The humankind today needs to face an epochal transition from a fossil fuel to a renewable source-based economy. Renewable sources are our chance to build a clean world with unlimited and widespread energy. Nowadays renewable energies could be properly harvested to produce electricity, while the development of a future clean fuel is less advanced. Since our energetic consumption is made essentially of fuels we need to build devices to transform renewable energy, such as solar radiation, into chemical energy of bonds. A promising future fuel is hydrogen since its carbon footprint is zero and it can be obtained from an abundant source such as water. Nature, through the photosynthesis, could inspire us to build our feed in the form of fuels. In this research project DSSC (dye-sensitized solar cells) have been modified to produce chemical energy instead of electricity. Attention has been focused on hydrogen production semi-reaction, thus the use of a sacrificial electron donor has been adopted. Such system is composed of TiO2 nanoparticles covered by a reduction catalyst and a metal-free organic sensitizer to harvest the visible spectrum of solar radiation. The aim of this research has been the development of molecular approaches to provide efficient light harvesting systems and reduction catalysts. Molecular design allowed a fine tuning of materials properties and a deep understanding of structure/performances relationships. The first part of the project has focused on designing push-pull structures to harvest visible light portion of solar spectrum. Fine molecular tuning of metal-free dyes afforded enhanced performances depending on the kind of modification. We modified a known phenothiazine dye in the donor, spacer and acceptor units in order to derive structure/performances relationships. Enhanced light harvesting properties and photo-stability have been afforded through π-spacer modification with various mono- and polycyclic simple and fused thiophene derivatives, while decoration of the donor core with glycolic or sugar chains gave better hydrophilicity and surface wettability. Lastly hydroxamic acids have been introduced as alternative anchoring groups to give stronger ester bonds on TiO2 surface and prevent hydrolysis in aqueous media. The second part of the research has concerned the study of cobaloximes as alternative noble metal free reduction catalysts. Starting from a mini-library of cobaloximes bearing various equatorial bridges, axial ligands, and starting oxidation numbers, molecular structure/efficiency studies have been done, while UV/Vis spectroscopy has been used to investigate the nature of the eventual Co(I) species transiently formed. For cobaloximes a Co(I) species is hypothesized but not confirmed in photocatalytic experiments and optimization of efficiency and stability of new catalysts need a deep understanding of the catalytic cycle in order to intervene in the critical intermediates.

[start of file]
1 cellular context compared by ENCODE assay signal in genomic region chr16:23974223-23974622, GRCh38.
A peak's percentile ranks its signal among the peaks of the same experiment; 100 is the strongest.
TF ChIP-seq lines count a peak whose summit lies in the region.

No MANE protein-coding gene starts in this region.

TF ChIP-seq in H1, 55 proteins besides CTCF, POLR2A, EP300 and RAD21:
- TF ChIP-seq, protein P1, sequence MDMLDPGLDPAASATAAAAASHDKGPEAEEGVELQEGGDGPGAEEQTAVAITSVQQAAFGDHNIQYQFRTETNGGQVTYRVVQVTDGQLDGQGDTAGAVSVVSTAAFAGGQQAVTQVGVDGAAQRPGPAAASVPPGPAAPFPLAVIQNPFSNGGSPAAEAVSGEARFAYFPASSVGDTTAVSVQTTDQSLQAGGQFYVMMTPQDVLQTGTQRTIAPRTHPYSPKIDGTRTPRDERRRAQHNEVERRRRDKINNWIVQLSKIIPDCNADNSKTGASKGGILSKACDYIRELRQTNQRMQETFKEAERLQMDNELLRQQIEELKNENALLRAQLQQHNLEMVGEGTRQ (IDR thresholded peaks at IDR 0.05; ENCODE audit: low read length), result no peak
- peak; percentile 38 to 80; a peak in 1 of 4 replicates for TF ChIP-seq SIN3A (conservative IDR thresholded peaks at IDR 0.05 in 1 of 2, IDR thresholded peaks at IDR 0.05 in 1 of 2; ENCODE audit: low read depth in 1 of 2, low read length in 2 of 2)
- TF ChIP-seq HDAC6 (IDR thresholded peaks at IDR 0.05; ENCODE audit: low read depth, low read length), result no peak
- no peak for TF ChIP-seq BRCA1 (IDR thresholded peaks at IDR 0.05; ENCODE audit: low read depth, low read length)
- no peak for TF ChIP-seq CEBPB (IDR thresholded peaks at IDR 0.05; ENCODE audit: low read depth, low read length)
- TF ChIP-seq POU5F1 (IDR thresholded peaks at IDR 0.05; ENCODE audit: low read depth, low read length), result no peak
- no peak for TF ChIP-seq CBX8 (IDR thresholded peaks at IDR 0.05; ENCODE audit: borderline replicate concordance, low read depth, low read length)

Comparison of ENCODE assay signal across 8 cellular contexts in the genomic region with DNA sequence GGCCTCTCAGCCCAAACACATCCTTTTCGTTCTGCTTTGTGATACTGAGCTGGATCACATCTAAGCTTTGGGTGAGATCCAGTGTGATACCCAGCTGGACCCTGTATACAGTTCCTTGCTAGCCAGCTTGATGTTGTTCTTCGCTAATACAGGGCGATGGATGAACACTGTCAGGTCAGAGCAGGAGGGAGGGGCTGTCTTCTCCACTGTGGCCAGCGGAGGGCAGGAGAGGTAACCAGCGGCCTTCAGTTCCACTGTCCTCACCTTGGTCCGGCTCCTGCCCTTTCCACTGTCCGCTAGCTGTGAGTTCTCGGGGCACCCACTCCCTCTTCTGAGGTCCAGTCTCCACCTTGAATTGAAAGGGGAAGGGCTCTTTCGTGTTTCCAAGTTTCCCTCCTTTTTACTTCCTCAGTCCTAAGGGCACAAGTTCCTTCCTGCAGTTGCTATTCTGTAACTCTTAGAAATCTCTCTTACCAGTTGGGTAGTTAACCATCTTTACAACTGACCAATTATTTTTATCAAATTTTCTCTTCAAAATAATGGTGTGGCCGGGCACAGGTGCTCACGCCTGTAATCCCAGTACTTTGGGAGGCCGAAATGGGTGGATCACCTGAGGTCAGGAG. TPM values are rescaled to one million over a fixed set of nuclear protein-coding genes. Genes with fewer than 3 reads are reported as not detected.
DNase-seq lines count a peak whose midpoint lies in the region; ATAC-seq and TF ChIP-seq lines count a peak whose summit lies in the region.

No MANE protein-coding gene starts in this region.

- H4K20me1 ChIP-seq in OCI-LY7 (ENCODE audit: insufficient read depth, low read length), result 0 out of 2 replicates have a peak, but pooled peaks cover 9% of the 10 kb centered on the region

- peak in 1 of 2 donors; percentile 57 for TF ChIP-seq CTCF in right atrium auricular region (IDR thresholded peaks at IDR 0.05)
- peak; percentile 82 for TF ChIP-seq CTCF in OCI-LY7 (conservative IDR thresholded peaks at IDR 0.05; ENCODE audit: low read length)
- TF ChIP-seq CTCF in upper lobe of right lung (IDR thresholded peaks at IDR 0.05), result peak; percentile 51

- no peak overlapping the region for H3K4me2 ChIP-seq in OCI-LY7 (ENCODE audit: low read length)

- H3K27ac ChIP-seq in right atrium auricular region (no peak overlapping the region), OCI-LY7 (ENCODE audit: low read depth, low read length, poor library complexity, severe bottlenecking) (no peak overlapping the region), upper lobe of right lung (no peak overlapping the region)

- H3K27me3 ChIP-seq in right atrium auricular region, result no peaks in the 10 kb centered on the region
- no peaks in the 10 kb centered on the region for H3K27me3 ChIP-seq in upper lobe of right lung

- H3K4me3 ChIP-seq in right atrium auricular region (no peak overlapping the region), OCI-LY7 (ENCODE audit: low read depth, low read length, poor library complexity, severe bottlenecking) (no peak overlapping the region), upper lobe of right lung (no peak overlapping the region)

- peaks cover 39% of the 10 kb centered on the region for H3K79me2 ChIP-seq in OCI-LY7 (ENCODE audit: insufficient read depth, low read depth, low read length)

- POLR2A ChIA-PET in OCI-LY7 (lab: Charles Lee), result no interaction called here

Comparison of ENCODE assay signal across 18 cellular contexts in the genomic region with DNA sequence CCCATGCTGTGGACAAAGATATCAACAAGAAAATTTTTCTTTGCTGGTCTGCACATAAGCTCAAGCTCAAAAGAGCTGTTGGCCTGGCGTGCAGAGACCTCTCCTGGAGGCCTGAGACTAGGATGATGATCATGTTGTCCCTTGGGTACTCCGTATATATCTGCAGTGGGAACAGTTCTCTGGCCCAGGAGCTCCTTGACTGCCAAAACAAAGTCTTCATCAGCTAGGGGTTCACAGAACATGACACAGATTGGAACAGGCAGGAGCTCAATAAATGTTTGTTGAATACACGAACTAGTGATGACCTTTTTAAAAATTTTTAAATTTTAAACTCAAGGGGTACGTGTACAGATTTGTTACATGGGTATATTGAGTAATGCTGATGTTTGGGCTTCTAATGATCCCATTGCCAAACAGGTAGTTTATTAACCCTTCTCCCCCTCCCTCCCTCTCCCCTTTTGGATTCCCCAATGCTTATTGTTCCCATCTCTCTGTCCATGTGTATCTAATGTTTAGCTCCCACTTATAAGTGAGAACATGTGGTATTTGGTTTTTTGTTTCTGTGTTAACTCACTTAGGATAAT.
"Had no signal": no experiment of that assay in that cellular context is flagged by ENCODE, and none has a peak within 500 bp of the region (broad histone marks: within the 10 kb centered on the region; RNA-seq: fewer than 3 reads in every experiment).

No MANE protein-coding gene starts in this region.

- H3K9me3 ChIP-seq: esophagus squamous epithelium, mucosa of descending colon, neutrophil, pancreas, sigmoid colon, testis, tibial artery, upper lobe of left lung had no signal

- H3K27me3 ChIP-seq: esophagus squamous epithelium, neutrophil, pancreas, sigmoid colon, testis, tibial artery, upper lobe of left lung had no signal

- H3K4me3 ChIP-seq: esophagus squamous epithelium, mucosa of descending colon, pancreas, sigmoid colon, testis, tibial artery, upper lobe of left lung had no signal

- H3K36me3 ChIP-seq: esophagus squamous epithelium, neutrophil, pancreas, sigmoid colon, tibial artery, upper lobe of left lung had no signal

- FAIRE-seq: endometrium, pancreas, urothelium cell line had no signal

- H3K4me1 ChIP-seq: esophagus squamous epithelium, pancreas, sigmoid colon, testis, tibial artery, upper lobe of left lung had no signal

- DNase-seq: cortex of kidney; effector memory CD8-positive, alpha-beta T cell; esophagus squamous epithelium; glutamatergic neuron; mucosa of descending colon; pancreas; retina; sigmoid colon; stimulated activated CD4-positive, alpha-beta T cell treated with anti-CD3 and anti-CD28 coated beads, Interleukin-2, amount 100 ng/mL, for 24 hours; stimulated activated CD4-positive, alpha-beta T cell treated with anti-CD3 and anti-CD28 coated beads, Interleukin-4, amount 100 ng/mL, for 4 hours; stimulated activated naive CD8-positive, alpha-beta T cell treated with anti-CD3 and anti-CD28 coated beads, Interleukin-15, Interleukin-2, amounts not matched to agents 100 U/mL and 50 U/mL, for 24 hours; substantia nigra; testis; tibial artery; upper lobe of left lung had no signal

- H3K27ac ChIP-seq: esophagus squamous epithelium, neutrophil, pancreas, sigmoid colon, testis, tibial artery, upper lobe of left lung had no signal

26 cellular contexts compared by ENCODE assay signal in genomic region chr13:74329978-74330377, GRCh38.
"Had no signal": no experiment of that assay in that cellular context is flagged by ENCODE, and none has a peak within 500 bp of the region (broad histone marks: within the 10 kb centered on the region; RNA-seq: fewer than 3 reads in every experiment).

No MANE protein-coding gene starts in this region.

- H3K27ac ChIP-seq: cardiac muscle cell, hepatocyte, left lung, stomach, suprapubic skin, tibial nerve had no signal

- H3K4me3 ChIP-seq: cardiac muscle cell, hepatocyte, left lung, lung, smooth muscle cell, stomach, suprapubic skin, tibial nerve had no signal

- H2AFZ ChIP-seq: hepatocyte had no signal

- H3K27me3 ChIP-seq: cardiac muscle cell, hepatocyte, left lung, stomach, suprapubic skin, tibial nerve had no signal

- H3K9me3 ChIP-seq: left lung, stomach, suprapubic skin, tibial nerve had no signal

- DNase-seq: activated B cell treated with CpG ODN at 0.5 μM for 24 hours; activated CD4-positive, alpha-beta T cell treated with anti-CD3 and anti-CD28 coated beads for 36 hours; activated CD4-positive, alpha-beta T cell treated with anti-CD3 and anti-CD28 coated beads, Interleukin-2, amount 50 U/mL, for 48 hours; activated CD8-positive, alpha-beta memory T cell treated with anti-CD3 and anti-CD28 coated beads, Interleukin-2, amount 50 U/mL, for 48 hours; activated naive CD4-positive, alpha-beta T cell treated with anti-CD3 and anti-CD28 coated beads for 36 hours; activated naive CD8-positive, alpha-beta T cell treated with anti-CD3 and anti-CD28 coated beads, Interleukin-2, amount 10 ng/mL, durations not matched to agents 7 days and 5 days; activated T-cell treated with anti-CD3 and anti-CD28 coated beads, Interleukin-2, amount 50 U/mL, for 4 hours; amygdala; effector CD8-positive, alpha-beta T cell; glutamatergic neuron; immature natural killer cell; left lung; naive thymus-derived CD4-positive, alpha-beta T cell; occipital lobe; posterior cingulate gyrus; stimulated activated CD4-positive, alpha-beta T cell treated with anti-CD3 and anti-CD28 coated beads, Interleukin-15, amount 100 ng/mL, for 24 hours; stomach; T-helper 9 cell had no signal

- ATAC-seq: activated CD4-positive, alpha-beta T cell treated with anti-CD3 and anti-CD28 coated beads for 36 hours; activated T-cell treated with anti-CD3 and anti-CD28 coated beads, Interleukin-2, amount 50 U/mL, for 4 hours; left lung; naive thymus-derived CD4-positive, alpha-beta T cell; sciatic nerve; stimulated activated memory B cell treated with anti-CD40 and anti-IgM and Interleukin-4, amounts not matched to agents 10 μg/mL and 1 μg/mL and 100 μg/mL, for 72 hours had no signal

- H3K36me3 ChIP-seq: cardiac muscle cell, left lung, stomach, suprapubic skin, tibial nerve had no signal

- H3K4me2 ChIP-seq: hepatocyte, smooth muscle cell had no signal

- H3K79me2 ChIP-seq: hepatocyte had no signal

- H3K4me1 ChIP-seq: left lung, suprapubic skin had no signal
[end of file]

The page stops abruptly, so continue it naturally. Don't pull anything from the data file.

ABBOTTO, ALESSANDRO
Hydrogen, Dyes, Photocatalysis, Artificial Photosynthesis
CHIM/06 - CHIMICA ORGANICA
English
SCIENZA DEI MATERIALI - 08R
28
2014/2015
(2016). Artificial Photosynthesis: Molecular Approaches for Photocatalytic Hydrogen Production. (Tesi di dottorato, Università degli Studi di Milano-Bicocca, 2016).
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Utilizza questo identificativo per citare o creare un link a questo documento: https://hdl.handle.net/10281/100472